Saron School pupils in special study of moths


The secret nightlife of an Amman Valley school was revealed recently as part of a conservation project.
Officers from Carmarthenshire County Council’s conservation section visited Saron School which has a nature area within its grounds, and a very keen nature group.
Officers set a moth trap overnight, and by the next morning 60 species of moth were identified numbering about 200 individual moths in the trap.
The bright light of the moth trap bulb attracts them from the surrounding habitats. They then fall in the trap and nestle amongst egg boxes placed in there.
Pupils were shown the moths, handled some, and found out more about them and why they are an important part of the natural environment.
Most moth species are only active at night and come in a range of sizes, shapes and colours.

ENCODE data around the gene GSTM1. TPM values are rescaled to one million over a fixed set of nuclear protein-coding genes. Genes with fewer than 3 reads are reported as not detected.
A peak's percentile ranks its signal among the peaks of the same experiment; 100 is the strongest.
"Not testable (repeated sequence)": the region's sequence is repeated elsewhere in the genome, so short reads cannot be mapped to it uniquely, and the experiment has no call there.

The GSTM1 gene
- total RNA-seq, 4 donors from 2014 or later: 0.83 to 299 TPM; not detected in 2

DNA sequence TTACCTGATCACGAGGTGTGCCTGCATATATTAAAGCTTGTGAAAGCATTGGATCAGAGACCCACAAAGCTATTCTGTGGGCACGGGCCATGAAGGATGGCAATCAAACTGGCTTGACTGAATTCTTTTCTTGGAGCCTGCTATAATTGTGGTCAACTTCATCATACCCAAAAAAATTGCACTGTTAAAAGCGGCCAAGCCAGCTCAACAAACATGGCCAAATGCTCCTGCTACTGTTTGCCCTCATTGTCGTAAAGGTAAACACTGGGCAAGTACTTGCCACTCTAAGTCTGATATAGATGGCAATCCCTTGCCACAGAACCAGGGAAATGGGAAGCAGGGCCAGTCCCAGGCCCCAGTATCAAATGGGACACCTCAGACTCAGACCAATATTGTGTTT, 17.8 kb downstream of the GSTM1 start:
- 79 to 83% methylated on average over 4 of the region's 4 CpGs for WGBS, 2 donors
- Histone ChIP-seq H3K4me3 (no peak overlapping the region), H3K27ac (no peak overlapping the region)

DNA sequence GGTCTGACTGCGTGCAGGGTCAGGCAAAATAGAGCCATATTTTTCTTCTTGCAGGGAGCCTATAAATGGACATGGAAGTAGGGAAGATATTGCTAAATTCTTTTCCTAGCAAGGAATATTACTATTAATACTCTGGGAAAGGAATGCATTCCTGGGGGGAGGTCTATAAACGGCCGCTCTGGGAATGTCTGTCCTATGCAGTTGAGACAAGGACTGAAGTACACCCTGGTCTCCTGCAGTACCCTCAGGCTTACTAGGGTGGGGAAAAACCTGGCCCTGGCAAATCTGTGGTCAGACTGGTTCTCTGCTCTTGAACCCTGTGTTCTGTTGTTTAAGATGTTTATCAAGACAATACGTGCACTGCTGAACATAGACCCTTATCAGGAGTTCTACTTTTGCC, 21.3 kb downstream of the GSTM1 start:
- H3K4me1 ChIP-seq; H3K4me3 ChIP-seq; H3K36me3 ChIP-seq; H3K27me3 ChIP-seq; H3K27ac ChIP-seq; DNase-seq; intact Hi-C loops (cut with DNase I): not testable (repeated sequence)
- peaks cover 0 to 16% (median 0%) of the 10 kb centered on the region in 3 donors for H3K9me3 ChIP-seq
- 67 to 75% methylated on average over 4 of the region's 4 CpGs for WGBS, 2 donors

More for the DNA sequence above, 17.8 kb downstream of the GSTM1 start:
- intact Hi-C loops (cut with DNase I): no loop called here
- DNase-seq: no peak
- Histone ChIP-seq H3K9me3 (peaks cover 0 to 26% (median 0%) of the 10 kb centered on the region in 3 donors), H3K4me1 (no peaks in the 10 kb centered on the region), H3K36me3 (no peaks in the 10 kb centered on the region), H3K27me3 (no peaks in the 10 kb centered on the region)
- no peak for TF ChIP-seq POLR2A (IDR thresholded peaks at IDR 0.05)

Many have camouflage to help them hide from predators, others are brightly coloured like the tiger moths and hawk-moths.
Biodiversity officer Isabel Macho said: “Moth numbers are falling and some moths that used to be found in most gardens every year are now seen only occasionally. The enthusiasm of the pupils here and the wonderful nature area they have is inspiring .”
Gwenda Easton from Saron school said: "What a truly amazing experience! It is so heartening to have evidence that our conservation area is attracting such a diverse collection of moths.
“The experience and opportunity of studying these at close range was inspirational for all our staff and pupils".

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